Questions about disablement are under Section 54, determined by a Medical Board constituted in accordance with the provisions of the regulations and amongst the questions which have to be so determined are questions as to whether the accident has resulted in permanent disablement as also the extent of loss of earning capacity. Section 54-A provides that the case of any insured person for permanent disablement benefit shall be referred by the Corporation to a Medical Board for determination of the disablement question and also that if the insured person or the Corporation is not satisfied with the decision of the Medical Board, an appeal can be taken to the Medical Appeal Tribunal with a further right of appeal to the Employees' Insurance Court. The Medical Board and the Medical Appeal Tribunal have been given the power to review their own decision in certain circumstances by Section 55 of the Act. An Employees' Insurance Court, constituted in accordance with Section 74, has under Section 75(1) (g) of the Act to decide any question or dispute between a person and the Corporation in respect, amongst others, of the benefit or other dues payable or recoverable under the Act. The decision of the Employees' Insurance Court can be challenged before the High Court in an appeal under Section 82(2) of the Act if it involves a substantial question of law.

From the broad features of the Act as noticed above, it is clear that the Employees State Insurance Act is beneficent piece of legislation enabling an insured person sustaining injury during the course of his employment to obtain benefits on account thereof on the basis, amongst others, that his earning capacity has been reduced by certain percentage as determined in first instance by the Medical Board. The order passed by the Medical Board has been made appealable to the Medical Appeal Tribunal constituted in accordance with the provisions of the Regulations under section 54-A (2) of the Act. A further right of appeal has been provided in the prescribed manner to the Employees Insurance Court. The insured person or the Corporation in stead of appealing to the Medical Appeal Tribunal can directly appeal to the Employees Insurance Court under section 54-A (2) (ii) of the Act.

From the scheme of the Act it is clear that the jurisdiction of the Medical Appeal Tribunal or the E.I. Court deciding upon the disablement question is not barred from estimating and fixing its own percentage of loss of earning capacity of an insured person resulting from an employment injury suffered by him for determining the strength of disablement benefit to which such persons becoming entitled under the Act, when it finds that such injury falls outside the description of one or other injury described in the second schedule  to the Act.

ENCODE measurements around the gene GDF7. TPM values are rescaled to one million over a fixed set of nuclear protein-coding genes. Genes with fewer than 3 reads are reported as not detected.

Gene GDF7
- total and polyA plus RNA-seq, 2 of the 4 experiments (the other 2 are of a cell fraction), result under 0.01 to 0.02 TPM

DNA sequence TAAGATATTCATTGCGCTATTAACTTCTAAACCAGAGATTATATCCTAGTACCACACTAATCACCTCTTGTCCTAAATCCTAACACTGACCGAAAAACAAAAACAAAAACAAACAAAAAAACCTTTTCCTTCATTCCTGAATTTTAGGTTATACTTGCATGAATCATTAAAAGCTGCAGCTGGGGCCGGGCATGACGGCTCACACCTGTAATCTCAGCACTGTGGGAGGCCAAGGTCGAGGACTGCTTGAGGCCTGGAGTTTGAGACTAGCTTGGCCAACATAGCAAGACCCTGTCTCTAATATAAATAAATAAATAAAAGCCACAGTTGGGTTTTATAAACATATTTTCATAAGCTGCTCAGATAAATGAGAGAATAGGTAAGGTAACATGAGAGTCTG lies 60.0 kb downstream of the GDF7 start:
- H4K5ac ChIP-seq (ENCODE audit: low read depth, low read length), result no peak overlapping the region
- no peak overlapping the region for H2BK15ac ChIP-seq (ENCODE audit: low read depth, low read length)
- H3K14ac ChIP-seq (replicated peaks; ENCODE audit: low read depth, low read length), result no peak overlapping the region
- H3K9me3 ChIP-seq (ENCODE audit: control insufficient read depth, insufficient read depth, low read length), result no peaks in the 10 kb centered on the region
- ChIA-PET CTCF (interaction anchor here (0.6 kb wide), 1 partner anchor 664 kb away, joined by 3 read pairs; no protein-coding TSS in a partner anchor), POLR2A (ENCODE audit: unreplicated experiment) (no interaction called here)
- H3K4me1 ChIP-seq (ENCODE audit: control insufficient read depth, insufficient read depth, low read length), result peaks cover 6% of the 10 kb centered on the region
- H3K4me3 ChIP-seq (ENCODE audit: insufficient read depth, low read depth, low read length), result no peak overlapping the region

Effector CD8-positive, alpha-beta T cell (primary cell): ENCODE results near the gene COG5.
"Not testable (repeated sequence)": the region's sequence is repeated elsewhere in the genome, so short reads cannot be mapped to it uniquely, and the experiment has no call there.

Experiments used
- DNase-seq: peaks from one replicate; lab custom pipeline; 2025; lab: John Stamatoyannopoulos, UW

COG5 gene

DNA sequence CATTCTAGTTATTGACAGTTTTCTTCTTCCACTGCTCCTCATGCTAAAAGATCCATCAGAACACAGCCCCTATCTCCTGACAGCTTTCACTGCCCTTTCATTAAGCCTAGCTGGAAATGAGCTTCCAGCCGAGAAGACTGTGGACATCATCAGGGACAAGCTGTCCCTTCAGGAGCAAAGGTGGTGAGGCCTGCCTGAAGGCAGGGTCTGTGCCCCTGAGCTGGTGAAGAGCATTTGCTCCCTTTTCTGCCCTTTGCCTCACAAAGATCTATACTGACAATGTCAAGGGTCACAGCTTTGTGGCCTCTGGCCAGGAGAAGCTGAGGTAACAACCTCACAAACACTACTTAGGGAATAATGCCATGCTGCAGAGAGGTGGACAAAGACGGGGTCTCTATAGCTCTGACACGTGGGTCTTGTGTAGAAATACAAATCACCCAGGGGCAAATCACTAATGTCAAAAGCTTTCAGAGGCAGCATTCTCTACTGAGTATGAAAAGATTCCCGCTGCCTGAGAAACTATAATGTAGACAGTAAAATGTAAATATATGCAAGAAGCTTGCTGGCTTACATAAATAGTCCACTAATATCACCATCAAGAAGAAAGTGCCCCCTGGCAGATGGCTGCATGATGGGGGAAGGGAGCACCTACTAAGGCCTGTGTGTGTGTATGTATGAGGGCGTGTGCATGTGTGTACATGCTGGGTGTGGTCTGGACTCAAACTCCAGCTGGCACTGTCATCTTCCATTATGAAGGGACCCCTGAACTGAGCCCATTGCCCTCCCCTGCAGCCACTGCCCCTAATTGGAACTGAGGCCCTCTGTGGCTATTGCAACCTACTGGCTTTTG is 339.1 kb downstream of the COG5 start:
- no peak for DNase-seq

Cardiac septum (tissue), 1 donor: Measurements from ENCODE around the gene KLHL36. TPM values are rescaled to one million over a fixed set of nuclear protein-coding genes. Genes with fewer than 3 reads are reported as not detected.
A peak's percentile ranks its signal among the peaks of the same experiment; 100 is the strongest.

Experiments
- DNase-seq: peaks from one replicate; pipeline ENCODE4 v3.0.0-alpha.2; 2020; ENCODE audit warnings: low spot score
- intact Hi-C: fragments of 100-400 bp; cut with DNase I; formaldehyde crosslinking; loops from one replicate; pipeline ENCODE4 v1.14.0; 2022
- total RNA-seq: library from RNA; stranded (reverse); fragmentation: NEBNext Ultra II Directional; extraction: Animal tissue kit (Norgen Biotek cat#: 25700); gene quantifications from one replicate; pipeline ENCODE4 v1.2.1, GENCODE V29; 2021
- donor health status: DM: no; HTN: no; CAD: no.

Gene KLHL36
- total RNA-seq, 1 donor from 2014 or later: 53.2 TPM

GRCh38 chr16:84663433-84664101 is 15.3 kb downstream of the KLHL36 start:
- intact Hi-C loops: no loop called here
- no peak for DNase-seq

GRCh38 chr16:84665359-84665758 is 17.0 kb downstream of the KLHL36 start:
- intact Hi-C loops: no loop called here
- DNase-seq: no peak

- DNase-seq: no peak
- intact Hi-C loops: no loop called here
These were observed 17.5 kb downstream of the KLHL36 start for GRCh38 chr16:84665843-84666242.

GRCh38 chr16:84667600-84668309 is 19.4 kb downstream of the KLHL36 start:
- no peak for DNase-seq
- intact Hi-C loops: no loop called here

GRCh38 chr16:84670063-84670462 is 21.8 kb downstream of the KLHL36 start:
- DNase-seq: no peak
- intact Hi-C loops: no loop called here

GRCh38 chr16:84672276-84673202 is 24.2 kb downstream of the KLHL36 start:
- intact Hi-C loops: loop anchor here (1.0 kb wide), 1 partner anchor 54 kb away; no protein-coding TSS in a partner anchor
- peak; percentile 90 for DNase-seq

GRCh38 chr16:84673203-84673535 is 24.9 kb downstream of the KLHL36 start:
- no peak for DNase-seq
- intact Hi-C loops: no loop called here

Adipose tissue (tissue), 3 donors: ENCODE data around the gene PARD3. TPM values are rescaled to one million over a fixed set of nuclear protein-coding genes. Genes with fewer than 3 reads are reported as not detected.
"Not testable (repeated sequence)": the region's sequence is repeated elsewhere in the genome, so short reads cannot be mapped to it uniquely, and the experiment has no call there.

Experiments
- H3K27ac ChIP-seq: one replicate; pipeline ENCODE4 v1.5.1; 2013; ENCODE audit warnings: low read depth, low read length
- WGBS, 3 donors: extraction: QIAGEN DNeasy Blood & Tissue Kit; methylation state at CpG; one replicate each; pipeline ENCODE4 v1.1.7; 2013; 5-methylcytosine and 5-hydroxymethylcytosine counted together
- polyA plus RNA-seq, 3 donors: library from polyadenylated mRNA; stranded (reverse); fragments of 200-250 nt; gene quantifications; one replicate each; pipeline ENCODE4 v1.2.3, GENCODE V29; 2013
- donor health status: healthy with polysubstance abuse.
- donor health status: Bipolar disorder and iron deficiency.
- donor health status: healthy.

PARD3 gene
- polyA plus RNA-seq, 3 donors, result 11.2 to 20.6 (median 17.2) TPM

Therefore, the argument of the learned counsel for the appellant that the E.I. Court is bound by the decision of the Medical Board has no merit. Otherwise the very purpose of providing an appeal against the decision of the Medical Board would become nugatory and would be a mere formality. (See the Regional Director, E.S.I. Corporation vs. S.Saravanam, 1990 (60) F.L.R. 165)

The E.I. Court on the basis of the material produced by the parties before it is competent to differ from the decision of the Medical Board. But the E.I. Court cannot act whimsically. Its view should be supported by some evidence on the record and appeal to the reason. A Division bench of this Court in the case of  New India Insurance Co. Ltd. vs. Mohd. Aslam 2003 Allahabad Civil Journal 938,  under the Workmen's Compensation Act has held that it is for the Workmen's Compensation Commissioner  to accept or not to accept report of the Medical Practitioner. The report of the Medical practitioner in the matter relating to the assessment of the earning capacity on account of injuries received by the workmen is only to furnishing a data on the basis of which an conclusion can be reached by the Workmen's Compensation Commissioner.

In the present case the E.I. Court has found that the medical test revealed deafness in left ear  of mixed type of 40-50 dots  and is loss of hearing permanently. The E.I. Court has rejected the contention of the present appellant that the loss of hearing is not the result of the employment injury sustained by the employee. It concluded that there is no evidence on record to prove that there was any other cause of  loss of hearing. It believed the contention of the employee respondent that the loss of hearing is due to the employment injury.  This is a question of fact. An appeal under section 82 of the Act lies only on question of law.

In the present appeal no question of law is involved. The appeal is dismissed with costs.

Dt.   September, 2004

LBY


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Reproduced in accordance with s52(q) of the Copyright Act 1957 (India) from judis.nic.in, indiacode.nic.in and other Indian High Court Websites